Biometrics use by law enforcement criticized in three European countries
Europe continues to wrestle with privacy issues around the collection of sensitive biometric data by law enforcement. In France, Norway, and the UK, the introduction of new regulations and surveillance technologies has drawn criticism from citizens and watchdog groups, who have variously called facial recognition and other biometric surveillance methods wasteful, repressive and inaccurate.
In France, a collective complaint against the Minister of the Interior was filed with the National Commission for Computing and Liberties (CNIL), calling for a ban on the use of what it claims are invasive biometric technologies. Brought by more than 15,000 people and filed by La Quadrature du Net, it calls for reforms to the criminal records system, and an end to the use of algorithmic video surveillance, which employs Artificial Intelligence (AI) to identify suspects. The complaint also slams the increased use of facial recognition technology by police. Finally, it criticizes the system for filing secure electronic documents (TES), which encompasses biometric data collected from passports and identity cards.
The CNIL has been accused of obstructing the deployment of biometrics to improve public safety by the Mayor of Nice, among other people.
Norway’s government faces similar requests, according to Telecompaper, with the country’s Consumer Council asking it to do more to protect the privacy of the Norwegian public. Drawing on a Privacy Commission report that put forth 140 suggested improvements, the Council identified six specific areas of concern. Manipulative design and surveillance-based marketing were flagged as privacy hazards, as was the use of remote biometric identity information, including facial recognition scans. Turning to the economy, the Council noted the pressure monopolies put on the marketplace, and how that can impact data collection. Finally, it pointed to needs for improved supervision and leadership in Norway’s public sector.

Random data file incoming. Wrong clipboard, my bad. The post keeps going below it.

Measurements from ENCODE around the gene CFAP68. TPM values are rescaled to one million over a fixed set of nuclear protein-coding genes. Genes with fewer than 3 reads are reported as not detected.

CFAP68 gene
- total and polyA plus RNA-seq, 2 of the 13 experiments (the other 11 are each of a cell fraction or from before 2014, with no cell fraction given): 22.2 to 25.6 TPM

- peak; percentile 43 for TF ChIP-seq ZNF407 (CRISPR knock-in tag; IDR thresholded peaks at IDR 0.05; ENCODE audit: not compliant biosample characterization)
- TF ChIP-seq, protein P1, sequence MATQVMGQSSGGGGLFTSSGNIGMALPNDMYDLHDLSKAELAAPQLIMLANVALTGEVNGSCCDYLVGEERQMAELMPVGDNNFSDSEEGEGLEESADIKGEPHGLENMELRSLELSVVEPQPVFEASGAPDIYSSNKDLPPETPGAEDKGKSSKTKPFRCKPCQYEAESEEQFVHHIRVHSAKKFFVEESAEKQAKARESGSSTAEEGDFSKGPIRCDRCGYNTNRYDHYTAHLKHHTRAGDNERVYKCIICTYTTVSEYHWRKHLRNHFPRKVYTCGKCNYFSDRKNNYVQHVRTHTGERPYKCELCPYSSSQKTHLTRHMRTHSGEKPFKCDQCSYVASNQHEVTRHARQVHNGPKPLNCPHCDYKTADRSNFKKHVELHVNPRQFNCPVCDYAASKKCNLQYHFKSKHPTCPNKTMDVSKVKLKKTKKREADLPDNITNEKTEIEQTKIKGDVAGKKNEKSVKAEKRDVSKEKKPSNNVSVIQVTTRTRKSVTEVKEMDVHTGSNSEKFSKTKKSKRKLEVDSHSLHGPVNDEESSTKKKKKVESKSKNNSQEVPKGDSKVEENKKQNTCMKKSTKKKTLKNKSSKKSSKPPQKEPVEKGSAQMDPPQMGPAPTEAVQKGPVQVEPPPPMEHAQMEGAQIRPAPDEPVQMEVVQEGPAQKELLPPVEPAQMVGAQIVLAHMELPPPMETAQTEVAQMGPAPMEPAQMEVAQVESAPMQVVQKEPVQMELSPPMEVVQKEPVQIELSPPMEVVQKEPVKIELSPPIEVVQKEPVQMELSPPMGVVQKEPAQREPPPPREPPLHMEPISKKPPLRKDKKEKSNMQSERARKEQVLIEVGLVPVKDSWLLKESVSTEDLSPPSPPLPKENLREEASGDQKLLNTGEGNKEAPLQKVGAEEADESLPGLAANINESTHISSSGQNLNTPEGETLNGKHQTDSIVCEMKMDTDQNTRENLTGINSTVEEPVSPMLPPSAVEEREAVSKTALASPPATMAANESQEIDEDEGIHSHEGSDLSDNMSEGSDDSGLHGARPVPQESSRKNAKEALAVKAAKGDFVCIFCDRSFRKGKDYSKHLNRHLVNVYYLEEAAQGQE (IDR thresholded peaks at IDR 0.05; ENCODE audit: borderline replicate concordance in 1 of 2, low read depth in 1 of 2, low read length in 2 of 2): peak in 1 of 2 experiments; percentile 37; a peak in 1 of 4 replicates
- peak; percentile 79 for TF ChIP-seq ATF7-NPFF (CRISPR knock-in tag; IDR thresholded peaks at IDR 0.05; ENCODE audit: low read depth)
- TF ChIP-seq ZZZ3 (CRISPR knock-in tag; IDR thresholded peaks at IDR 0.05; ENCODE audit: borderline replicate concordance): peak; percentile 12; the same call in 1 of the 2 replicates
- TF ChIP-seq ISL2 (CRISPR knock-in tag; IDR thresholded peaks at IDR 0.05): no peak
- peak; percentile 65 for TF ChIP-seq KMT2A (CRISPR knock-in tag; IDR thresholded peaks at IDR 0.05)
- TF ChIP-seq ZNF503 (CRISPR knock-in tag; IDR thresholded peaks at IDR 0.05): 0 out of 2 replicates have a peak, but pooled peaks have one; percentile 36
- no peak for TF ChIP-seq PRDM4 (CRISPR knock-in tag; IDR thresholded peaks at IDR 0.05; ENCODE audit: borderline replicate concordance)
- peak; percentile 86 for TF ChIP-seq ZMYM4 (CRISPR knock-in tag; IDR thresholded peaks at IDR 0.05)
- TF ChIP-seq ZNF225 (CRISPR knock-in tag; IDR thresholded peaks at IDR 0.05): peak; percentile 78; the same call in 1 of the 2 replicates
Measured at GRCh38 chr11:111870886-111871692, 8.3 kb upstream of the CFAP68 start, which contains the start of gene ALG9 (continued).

Critique is less broad but no less intense in Yorkshire, UK, where advocacy groups are questioning the effectiveness of facial recognition technologies used by police. According to the Yorkshire Post, a coalition of fourteen groups claims the force’s technology misidentifies people 87 percent of the time. Police claim the percentage of misidentifications is substantially lower — somewhere between 0 and 0.08 percent. But they are hesitant to provide further detail on their use of facial recognition, saying that “confirming or denying whether any other information is or isn’t held relating to the covert use of facial recognition technology would limit operational capabilities.”
A coalition of advocacy groups recently called for the new Chief of the London Metropolitan Police to halt the use of facial recognition by the force as one of his first actions in the position.
As Europe continues to face political and social upheaval, one common concern looks sure to link its nations in the near future. All eyes are on Europe — specifically, its biometrics and personal data — and debates will continue to roil about just how closely they should be allowed to look.
European rights groups are also calling for a ban on the EU’s proposed Prüm II face biometrics system.